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By Jill Keppeler
They're loud. They're fast. And they're returning to the Niagara River and North Tonawanda's Gratwick Riverside Park for the 10th year on Aug. 15 and 16.
The Thunder on the Niagara hydroplane boat races will take place starting at 9 a.m. each day at the park ... or, more appropriately, the Niagara River adjacent to the park. The land venue, however, will host related events for spectators, including food vendors, crafters, an expanded kids' zone and a concert by the Screaming Pineapples on Saturday evening.
During a press conference Tuesday at the park, NT Mayor Arthur Pappas announced the return of the event with Snyder Industries of the City of Tonawanda as key sponsor for the event for the third year in a row. The Niagara Frontier Boat Racing Association teams up with the American Canadian Hydroplane Association to present the races.
"The hydroplanes are automotive, high-performance boats that thunder and fly over the water," Pappas said. "That's the kind of thunder we like in North Tonawanda."
The event has drawn thousands of people to the area since it started, said Gary Roesch of Grand Island, director of the event. About 90 race teams are expected. Many racers hail from Ontario and Quebec in Canada, but also Ohio, New Jersey, Louisiana and other states, he said. "They look forward to coming here and racing."
The grand-prix boats get up to 160 to 170 mph.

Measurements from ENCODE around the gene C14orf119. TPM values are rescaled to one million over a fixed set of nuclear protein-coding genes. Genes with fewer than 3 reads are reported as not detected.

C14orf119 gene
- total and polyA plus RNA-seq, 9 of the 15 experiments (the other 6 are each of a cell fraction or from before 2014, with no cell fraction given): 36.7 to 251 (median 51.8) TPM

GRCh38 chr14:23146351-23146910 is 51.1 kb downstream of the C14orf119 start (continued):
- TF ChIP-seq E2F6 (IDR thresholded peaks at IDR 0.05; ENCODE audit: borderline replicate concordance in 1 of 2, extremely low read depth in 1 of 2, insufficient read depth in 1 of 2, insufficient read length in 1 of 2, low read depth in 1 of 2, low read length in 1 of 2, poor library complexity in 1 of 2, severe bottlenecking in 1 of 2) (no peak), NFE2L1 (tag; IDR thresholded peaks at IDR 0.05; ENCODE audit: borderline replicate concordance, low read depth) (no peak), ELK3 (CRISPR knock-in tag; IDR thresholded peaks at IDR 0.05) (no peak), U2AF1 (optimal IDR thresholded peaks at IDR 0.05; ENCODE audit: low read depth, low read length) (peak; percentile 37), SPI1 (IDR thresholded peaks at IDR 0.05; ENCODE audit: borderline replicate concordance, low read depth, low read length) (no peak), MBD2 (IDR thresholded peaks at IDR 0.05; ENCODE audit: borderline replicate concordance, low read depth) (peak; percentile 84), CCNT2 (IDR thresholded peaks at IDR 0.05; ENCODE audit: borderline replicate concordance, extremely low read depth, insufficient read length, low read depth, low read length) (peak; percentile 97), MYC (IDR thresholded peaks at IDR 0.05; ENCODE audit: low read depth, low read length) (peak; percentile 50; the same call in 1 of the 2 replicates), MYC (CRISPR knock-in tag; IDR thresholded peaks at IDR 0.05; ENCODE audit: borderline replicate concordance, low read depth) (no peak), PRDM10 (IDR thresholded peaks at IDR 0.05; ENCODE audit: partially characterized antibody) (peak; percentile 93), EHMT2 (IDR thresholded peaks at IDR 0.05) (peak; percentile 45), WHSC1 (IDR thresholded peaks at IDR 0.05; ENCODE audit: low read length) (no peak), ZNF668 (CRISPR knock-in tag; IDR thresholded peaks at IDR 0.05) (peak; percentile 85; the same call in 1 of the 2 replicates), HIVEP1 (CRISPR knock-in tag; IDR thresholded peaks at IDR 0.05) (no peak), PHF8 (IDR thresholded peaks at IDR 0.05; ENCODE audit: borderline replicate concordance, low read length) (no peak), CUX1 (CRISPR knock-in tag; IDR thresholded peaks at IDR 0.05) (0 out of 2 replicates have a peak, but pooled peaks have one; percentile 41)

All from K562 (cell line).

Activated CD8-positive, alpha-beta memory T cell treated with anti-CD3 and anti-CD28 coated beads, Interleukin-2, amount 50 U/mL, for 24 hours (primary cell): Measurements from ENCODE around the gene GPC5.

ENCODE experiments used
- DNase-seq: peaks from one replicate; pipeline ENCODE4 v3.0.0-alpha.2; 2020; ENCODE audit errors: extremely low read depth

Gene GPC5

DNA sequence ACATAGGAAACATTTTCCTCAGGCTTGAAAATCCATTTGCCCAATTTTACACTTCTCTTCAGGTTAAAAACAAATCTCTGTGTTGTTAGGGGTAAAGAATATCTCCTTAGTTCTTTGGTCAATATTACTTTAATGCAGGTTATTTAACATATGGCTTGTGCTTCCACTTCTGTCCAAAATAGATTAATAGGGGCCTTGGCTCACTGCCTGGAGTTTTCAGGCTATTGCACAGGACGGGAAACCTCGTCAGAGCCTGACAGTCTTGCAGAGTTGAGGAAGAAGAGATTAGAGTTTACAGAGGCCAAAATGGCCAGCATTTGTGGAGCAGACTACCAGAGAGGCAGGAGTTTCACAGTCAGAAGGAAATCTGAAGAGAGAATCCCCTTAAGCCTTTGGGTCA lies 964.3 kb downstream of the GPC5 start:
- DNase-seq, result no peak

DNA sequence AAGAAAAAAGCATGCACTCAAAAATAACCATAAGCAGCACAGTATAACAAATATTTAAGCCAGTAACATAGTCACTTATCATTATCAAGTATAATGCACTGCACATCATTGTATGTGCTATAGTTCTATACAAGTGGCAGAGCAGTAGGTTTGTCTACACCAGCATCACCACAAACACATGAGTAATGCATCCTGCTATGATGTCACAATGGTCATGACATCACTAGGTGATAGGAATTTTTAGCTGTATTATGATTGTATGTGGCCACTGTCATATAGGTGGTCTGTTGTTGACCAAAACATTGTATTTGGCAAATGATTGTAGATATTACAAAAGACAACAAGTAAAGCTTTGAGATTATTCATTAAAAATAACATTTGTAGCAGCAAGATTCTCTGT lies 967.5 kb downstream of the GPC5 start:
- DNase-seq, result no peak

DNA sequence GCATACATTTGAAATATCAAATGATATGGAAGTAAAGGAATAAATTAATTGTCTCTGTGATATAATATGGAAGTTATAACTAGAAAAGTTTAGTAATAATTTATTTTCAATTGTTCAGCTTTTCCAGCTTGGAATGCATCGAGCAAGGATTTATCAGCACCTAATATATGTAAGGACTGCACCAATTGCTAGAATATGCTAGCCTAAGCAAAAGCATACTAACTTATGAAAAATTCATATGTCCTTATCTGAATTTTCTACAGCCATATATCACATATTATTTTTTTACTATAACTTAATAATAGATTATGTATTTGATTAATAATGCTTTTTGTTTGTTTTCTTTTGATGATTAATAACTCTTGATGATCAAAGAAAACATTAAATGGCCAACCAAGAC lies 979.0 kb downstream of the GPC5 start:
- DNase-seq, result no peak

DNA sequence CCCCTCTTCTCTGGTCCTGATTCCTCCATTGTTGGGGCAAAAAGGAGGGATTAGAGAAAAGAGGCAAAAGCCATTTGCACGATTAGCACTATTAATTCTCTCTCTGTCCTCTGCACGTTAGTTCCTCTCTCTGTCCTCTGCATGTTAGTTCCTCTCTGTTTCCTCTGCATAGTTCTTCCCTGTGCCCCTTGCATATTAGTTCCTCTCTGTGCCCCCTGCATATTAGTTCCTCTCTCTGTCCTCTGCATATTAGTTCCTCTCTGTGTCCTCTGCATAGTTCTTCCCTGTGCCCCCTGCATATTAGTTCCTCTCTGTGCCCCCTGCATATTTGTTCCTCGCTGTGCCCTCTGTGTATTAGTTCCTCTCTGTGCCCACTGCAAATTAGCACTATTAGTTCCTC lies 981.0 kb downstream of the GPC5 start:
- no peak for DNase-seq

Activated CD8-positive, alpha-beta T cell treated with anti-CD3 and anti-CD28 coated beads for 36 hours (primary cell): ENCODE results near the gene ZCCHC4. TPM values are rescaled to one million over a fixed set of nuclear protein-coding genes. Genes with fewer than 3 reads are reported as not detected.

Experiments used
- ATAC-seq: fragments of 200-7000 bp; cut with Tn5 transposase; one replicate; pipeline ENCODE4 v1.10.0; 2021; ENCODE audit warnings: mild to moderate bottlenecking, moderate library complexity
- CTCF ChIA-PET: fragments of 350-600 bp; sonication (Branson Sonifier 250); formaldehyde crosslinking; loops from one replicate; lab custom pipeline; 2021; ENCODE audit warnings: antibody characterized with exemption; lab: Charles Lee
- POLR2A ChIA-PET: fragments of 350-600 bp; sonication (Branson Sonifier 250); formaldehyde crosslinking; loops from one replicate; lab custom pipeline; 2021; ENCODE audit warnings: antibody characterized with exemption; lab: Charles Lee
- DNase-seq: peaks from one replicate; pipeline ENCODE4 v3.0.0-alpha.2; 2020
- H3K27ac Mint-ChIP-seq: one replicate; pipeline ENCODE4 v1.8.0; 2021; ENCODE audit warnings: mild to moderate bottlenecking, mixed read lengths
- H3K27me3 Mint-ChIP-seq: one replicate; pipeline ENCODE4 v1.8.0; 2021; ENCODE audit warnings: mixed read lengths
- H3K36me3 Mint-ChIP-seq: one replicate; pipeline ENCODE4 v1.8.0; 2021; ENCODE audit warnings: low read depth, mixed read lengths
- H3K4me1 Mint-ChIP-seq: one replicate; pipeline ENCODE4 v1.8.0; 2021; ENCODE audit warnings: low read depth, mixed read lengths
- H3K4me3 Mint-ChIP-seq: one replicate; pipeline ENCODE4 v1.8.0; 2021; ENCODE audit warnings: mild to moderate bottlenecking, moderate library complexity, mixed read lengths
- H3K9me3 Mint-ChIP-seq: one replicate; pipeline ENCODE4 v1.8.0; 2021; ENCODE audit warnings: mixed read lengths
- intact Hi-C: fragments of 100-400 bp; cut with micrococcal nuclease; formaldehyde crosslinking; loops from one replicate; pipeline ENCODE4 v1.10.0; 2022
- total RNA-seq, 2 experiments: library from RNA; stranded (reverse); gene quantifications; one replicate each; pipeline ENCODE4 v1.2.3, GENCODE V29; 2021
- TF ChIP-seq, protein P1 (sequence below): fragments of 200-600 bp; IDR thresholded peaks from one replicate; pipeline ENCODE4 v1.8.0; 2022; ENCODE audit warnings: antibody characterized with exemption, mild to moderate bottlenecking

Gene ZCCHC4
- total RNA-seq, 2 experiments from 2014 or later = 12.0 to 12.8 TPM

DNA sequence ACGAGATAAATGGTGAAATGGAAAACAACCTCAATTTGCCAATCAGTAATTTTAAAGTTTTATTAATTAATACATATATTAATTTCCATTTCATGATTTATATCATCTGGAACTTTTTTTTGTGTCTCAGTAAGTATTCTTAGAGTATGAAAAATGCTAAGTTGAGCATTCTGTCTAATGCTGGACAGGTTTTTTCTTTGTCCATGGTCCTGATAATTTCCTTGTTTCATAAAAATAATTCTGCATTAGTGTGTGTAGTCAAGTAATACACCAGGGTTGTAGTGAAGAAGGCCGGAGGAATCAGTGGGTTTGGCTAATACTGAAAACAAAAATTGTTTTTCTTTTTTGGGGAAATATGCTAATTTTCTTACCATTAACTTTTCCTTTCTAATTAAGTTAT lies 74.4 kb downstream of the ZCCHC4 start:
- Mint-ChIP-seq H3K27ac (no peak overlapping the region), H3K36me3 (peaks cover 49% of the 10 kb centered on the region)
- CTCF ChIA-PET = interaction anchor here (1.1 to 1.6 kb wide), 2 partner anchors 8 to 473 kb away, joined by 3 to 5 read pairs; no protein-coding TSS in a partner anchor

People work on a hydroplane at a workshop at GP:50/Blue Ribbon, owned by Don Less, on Grand Island. Less is a major sponsor of the boat. (Contributed photo)
Racer Ken Brodie of Grand Island, standing in front of his boat for the press conference, said he's taken part most of the event's 10 years.
"It's extremely exhilarating," he said. "I've often said it's a little like a magic carpet. You're flying on the top of the water."
Last year's event was particularly notable for Brodie, whose boat flipped during a race -- an event memorialized in a photo on the event's Facebook page. He was uninjured.
"Our safety equipment with all the boats is second to none," he said. "And I was able to put the boat back together and race two weeks later."
Roesch and Mike Geblein are both crewmembers for the EMS Steeler team. Geblein proudly displayed the first-place trophy won just last week at Les Regates de Saint-Felicien in Quebec.
Most racers follow a circuit of about eight to 12 races that runs from May to September at venues throughout the country, he said.
"To come here and see these boats racing side by side at speeds up to 170 mph ... it's something to see," he said. "And if you don't see it, then you're missing out."
The venue will open each day at 8 a.m.; races start about 9 a.m. Admission is free. Parking will be available on site for a $10 donation, which includes an event program. A portion of the proceeds will benefit North Tonawanda's Twin Cities Community Outreach.
For more information, visit www.thunderonniagara.com or www.facebook.com/Thunderontheniagara2015.
Gary Roesch of Grand Island, director of the Thunder on the Niagara hydroplane races, speaks at a press conference Tuesday at Gratwick Riverside Park in North Tonawanda. The races will take place Aug. 15 and 16. (Photo by Jill Keppeler)